Cerebral cavernous malformation
- Cerebral cavernous hemangioma
- Cavernous angioma
Your QuestionMy husband had a bleed 20 yrs ago and has multiple cerebral cavernous malformations (CCM). My son had a bleed and was also diagnosed with multiple CCMs. Does our family need genetic testing?
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Questions on this page
- What are cerebral cavernous malformations (CCMs)?
- What causes cerebral cavernous malformations?
- What are the signs and symptoms of cerebral cavernous malformations?
- Are cerebral cavernous malformation inherited?
- Is genetic testing available for cerebral cavernous malformation (CCM)?
- If there are multiple individuals in a family with cerebral cavernous malformations, should family member's at risk consider genetic testing?
Cerebral cavernous malformations may be familial or sporadic. Familial cases are caused by a mutation in one of at least three particular genes (KRIT1, CCM2, and PDCD10). While the precise functions of these genes are not fully understood, they are believed to interact with each other as part of a complex that strengthens the interactions between cells and limits leakage from the blood vessels. The underlying cause of sporadic CCMs in unknown and the primary focus of many researchers.
Familial CCMs, which account for at least 20% of all cases, can be passed from parent to child. Individuals with familial CCMs typically have multiple lesions. Familial CCMs are passed through families in an autosomal dominant manner, which means one copy of the altered gene in each cell is sufficient to cause the disorder. Each child of an individual with familial CCM has a 50% chance of inheriting the mutation.
Sporadic CCMs occur in people with no family history of the disorder. These individuals tend to have only one CCM. Those with sporadic CCM do not have a greater chance of having a child with a CCM than anyone else in the general population.
You can find a list of laboratories that provide genetic testing for CCM through the Genetic Testing Registry (GTR). The GTR is a centralized online resource for information about genetic tests. The intended audience is health care providers and researchers. Patients and consumers with specific questions about a genetic test should contact a health care provider or a genetics professional.
Genetic testing can not be performed on a blood sample from someone with sporadic CCM becuase the gene mutation may be located in tissues other than the blood.
To learn more about genetic testing for your family, we recommend that you speak with a genetic professional. Genetics clinics are a source of information for individuals and families regarding genetic conditions, treatment, inheritance, and genetic risks to other family members. More information about finding and visiting a genetics professional is available from the Genetic Consultation Handbook developed by Genetics Home Reference.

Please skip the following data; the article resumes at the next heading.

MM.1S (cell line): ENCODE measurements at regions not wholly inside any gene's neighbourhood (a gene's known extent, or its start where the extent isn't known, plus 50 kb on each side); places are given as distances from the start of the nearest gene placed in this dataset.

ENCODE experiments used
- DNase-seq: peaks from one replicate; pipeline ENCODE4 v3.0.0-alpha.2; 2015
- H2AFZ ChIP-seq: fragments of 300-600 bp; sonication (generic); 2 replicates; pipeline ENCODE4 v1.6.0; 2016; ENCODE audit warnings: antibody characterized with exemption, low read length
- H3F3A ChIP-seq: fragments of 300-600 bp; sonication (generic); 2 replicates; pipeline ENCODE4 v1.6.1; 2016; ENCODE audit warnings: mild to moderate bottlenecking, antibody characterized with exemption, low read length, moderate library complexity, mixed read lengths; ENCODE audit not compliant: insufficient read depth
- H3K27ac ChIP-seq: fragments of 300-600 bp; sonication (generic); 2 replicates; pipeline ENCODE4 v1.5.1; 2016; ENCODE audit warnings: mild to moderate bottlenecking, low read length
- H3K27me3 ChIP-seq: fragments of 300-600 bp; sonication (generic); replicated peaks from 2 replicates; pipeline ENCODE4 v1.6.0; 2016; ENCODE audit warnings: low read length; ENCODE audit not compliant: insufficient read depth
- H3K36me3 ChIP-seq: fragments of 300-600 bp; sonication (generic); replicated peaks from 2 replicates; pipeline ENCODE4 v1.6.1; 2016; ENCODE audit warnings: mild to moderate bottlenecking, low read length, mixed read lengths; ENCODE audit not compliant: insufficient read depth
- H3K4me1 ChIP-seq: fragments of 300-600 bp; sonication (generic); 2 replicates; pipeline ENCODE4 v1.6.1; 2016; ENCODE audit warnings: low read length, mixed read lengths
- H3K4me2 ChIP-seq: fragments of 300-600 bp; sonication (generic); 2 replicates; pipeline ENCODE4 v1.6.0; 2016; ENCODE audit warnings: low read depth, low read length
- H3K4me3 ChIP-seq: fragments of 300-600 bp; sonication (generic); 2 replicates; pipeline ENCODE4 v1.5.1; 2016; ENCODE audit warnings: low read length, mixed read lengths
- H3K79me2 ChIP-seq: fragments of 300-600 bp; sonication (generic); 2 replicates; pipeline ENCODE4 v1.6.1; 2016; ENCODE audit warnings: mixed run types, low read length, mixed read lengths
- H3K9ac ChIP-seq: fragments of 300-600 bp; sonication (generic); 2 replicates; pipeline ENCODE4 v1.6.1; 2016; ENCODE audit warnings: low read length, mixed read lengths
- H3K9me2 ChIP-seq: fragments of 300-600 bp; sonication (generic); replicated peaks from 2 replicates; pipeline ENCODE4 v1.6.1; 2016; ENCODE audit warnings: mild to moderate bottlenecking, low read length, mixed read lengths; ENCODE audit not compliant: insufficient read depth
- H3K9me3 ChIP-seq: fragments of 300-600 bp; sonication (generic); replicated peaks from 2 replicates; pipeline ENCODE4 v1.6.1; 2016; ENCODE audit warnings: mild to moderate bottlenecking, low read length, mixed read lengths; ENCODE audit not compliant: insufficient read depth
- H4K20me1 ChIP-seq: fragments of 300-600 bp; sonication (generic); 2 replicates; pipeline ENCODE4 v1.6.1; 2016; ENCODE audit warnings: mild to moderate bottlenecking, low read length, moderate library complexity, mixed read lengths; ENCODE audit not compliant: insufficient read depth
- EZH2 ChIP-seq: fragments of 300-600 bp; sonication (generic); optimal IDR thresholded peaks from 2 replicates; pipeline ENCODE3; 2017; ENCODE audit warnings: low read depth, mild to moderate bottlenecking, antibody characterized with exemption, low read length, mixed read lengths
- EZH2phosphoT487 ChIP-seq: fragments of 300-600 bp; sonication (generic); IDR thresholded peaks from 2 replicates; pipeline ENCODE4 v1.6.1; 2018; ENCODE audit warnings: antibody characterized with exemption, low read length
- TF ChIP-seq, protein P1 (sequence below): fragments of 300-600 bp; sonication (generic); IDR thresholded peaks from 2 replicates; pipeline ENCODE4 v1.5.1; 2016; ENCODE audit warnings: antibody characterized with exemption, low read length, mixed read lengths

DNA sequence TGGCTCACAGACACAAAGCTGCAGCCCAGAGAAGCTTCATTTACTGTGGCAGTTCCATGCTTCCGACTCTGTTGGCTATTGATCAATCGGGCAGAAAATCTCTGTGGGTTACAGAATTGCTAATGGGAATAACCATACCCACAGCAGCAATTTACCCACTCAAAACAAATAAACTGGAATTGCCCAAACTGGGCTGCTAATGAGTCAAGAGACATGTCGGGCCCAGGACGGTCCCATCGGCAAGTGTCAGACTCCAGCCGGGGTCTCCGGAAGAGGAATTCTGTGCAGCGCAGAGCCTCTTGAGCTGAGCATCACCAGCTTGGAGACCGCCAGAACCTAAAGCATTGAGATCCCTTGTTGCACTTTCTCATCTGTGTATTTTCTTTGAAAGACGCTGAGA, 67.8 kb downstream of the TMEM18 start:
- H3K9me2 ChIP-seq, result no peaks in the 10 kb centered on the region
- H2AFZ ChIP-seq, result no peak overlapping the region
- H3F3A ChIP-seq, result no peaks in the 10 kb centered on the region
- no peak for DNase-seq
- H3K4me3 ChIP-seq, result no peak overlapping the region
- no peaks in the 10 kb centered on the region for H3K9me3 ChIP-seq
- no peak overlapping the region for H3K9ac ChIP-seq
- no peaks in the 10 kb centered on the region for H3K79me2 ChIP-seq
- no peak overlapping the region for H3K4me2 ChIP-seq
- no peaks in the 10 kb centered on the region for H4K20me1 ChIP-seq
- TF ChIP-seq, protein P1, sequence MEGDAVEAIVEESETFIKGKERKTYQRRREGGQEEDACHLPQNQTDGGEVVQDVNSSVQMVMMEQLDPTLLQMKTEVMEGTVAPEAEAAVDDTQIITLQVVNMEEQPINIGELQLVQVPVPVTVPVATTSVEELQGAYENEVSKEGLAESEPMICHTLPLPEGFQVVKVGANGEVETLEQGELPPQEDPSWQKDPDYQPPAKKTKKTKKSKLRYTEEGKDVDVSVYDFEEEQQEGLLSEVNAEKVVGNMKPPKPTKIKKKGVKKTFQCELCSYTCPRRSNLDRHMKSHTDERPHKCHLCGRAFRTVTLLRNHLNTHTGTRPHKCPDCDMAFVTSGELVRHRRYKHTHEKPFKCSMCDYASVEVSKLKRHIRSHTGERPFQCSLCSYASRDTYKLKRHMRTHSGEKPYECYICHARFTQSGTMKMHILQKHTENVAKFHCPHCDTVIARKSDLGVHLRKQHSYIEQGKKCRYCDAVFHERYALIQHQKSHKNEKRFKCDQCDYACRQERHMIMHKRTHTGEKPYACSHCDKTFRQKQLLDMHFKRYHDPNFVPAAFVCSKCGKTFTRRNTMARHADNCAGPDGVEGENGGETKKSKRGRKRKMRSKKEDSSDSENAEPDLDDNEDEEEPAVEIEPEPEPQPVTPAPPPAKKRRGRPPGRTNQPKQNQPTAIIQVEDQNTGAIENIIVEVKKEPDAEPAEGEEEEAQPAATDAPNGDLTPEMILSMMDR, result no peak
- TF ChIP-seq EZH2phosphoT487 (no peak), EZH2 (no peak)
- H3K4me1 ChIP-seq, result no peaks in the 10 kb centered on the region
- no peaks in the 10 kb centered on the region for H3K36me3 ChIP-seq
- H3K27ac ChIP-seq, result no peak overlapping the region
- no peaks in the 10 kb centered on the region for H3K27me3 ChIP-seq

To find a genetics clinic, we recommend that you contact your primary healthcare provider for a referral. The following online resources can also help you find a genetics professional in your community:
* GeneTests offers a searchable directory of U.S. and international genetics and prenatal diagnosis clinics.
* The National Society of Genetic Counselors provides a searchable directory of U.S. and international genetic counseling services.
* The American College of Medical Genetics has a searchable database of U.S. genetics clinics.
* The University of Kansas Medical Center provides a list of U.S. and international genetic centers, clinics, and departments.
* The American Society of Human Genetics maintains a database of it members, which includes individuals who live outside of the U. S. Visit the link to obtain a list of the geneticists in your country, some of whom may be researchers that do not provide medical care.
- NINDS Cerebral Cavernous Malformation Information Page. National Institute of Neurological Disorders and Stroke (NINDS). February 2015; http://www.ninds.nih.gov/disorders/cavernous_malformation/cavernous_malformation.htm. Accessed 12/14/2015.
- Cerebral cavernous malformation. Genetics Home Reference. November 2012; http://ghr.nlm.nih.gov/condition/cerebral-cavernous-malformation. Accessed 12/14/2015.
- Akers, Amy Ph.D.. Cavernous Malformation. National Organization for Rare Disorders (NORD). 2013; http://rarediseases.org/rare-diseases/cavernous-malformation/. Accessed 12/14/2015.
- Morrison L, Akers A. Cerebral Cavernous Malformation, Familial. GeneReviews. May 2011; http://www.ncbi.nlm.nih.gov/books/NBK1293/. Accessed 12/14/2015.